What cyber security execs want to see from the government
With the White House expected to release its cyber security executive order as early as tonight, Killer Apps spoke with some private sector cyber security experts on what they would like to see. Almost all agreed that the Obama administration — and Congress — need to do something to help protect the nation’s banks, transport ...
With the White House expected to release its cyber security executive order as early as tonight, Killer Apps spoke with some private sector cyber security experts on what they would like to see. Almost all agreed that the Obama administration — and Congress — need to do something to help protect the nation’s banks, transport companies, energy firms, defense contractors, and other companies on which millions of people rely, from a crippling cyber attack.
"It’s a public security and a public safety issue, and it needs some level of government oversight because you cannot let market forces completely go in areas where public safety is involved," said Ashar Aziz, chief technology officer of FireEye. While Aziz and other IT security executives Killer Apps spoke with recently agreed that the government needs to do something to ensure that critical infrastructure providers are adequately protected against cyber attacks, they caution that an executive order or legislation should not dictate technical security measures (such as specific pieces of software) that could quickly become obsolete.
"The regulations don’t need to be specified in terms of technology, they need to be specified in terms of posture," said Aziz. "You need to look at where the [evolving] threats are, how the threats operate, and what is needed to counter such threats. . . . All we need to say is, the critical networks need to have safeguards to protect against unknown threats, independent of technology. Use whatever the best commercially available products on the market are."
Some suggest that the government could follow the model used by the credit card industry’s security organization, Payment Card Industry Security Standards Council, whose members develop security standards and audit companies that process credit card payments. If a company fails an audit, the council has the power to ban that firm from processing credit cards.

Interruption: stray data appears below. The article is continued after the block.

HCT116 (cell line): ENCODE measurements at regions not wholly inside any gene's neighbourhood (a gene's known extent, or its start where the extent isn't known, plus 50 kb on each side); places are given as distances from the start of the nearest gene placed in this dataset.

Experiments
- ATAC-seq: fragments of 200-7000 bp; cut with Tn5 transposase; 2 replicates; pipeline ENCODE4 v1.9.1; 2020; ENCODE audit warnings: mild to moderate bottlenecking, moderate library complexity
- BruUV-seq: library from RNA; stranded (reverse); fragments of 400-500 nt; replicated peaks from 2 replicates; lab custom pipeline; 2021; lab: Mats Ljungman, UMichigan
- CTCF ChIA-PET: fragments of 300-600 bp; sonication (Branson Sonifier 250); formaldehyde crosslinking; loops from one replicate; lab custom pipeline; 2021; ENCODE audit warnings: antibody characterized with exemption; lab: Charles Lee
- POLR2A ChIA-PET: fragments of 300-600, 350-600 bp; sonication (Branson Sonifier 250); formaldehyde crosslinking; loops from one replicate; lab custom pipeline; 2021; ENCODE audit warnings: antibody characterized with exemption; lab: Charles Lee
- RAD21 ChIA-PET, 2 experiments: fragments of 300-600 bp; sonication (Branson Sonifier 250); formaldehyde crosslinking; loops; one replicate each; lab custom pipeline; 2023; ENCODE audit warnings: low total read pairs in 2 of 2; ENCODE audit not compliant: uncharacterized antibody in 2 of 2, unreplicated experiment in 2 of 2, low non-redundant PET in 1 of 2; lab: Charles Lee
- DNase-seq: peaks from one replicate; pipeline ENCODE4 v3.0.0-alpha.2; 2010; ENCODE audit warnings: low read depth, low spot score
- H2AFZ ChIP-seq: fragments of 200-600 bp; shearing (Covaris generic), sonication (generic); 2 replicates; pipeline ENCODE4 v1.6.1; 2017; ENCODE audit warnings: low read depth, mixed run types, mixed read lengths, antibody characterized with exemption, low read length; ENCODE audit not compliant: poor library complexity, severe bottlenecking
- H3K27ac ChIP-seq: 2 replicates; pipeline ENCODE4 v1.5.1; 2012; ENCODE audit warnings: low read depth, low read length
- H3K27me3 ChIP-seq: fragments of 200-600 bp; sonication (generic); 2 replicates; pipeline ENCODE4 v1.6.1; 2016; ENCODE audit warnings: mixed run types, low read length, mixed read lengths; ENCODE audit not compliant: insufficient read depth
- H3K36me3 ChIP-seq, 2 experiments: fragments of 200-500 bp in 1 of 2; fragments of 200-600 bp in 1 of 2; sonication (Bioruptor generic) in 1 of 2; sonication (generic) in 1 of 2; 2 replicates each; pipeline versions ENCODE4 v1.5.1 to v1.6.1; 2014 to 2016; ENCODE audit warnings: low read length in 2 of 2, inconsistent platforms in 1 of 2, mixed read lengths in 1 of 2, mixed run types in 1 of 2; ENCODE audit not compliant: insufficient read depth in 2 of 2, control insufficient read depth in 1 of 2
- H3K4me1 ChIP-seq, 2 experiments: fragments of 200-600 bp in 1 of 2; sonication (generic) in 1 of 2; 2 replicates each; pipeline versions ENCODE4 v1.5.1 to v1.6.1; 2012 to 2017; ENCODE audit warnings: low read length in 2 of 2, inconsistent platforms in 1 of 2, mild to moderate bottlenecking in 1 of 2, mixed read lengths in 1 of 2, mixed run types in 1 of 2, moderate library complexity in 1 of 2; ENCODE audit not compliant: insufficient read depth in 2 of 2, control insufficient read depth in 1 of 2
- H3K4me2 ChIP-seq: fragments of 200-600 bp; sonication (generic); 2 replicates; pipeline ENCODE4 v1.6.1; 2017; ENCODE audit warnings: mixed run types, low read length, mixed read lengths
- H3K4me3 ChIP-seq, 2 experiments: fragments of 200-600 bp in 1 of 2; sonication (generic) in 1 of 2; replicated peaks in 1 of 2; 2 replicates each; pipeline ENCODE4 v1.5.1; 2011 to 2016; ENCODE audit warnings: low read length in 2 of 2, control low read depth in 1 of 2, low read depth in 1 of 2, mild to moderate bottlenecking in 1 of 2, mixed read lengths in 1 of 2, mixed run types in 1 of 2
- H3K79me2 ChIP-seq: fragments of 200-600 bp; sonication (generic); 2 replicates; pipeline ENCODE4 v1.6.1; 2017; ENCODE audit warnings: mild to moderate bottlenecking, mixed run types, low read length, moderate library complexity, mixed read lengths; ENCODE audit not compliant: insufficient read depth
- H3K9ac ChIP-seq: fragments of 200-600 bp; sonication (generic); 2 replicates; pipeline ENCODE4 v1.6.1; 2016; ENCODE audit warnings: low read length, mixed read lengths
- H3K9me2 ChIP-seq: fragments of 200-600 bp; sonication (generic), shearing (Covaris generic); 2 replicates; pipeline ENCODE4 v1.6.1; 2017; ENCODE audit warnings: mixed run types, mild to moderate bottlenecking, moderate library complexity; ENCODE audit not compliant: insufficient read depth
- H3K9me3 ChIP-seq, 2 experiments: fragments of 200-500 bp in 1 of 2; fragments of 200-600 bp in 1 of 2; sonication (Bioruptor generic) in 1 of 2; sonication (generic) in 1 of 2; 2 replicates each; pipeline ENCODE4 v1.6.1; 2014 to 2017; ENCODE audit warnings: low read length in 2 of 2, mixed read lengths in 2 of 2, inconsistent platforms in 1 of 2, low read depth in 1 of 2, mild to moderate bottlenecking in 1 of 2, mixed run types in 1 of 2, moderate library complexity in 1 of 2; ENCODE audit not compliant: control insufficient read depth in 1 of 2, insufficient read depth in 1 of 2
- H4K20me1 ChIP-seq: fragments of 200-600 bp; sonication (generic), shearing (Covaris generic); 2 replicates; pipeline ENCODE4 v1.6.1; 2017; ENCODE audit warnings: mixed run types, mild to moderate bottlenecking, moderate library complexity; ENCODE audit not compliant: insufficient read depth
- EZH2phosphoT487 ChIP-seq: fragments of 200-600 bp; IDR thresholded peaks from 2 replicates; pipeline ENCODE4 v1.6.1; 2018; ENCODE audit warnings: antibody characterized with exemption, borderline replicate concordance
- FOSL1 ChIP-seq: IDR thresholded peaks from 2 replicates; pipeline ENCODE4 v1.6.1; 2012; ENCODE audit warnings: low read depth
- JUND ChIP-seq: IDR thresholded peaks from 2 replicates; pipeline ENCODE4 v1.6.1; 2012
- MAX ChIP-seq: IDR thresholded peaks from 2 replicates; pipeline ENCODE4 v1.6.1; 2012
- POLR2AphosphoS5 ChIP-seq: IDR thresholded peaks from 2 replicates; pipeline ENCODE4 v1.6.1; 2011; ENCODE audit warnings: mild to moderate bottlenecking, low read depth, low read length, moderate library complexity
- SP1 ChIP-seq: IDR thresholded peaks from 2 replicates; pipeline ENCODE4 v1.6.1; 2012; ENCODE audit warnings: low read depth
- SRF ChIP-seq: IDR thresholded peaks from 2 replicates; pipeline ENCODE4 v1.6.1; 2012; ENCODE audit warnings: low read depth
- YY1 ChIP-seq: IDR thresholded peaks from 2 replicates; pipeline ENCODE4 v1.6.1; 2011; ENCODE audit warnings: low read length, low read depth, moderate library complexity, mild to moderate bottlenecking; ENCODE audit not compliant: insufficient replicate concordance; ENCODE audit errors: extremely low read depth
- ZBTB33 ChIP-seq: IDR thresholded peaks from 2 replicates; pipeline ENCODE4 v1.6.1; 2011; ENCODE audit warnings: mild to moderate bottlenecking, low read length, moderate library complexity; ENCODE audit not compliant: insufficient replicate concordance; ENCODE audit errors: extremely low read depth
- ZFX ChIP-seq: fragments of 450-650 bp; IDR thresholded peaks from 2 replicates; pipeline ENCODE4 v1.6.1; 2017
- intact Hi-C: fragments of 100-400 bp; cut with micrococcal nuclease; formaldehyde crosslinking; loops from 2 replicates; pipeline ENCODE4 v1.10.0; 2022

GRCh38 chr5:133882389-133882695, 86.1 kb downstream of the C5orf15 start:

"It specifies 12 different things that companies need to do in order to secure credit card data," such as encrypting credit card data and using firewalls. "An auditor will walk in and look and see how well you followed that 12-step criteria," said Rob Rachwald, manager of IT security strategy at Imperva. "If you’re found out of compliance, different penalties could apply. They may be financial penalties. Worst case — and this doesn’t happen very often but it does happen — your ability to transact credit cards is pulled.
Roger Thornton, chief technical officer at AlienVault, agrees with the approach.
"What you want to specify is, ‘the end result I [the government] want you to achieve. You’re all smart and you’ll all find different ways to achieve it’," said Thornton of what any cyber legislation should say. That end result would involve limiting how many break-ins each firm suffers or how many IT security vulnerabilities the firm has.
The execs also agreed that provisions allowing for rapid information sharing on cyber threats, and the best way to defend against them, between the government and private businesses needs to be in any executive order or legislation.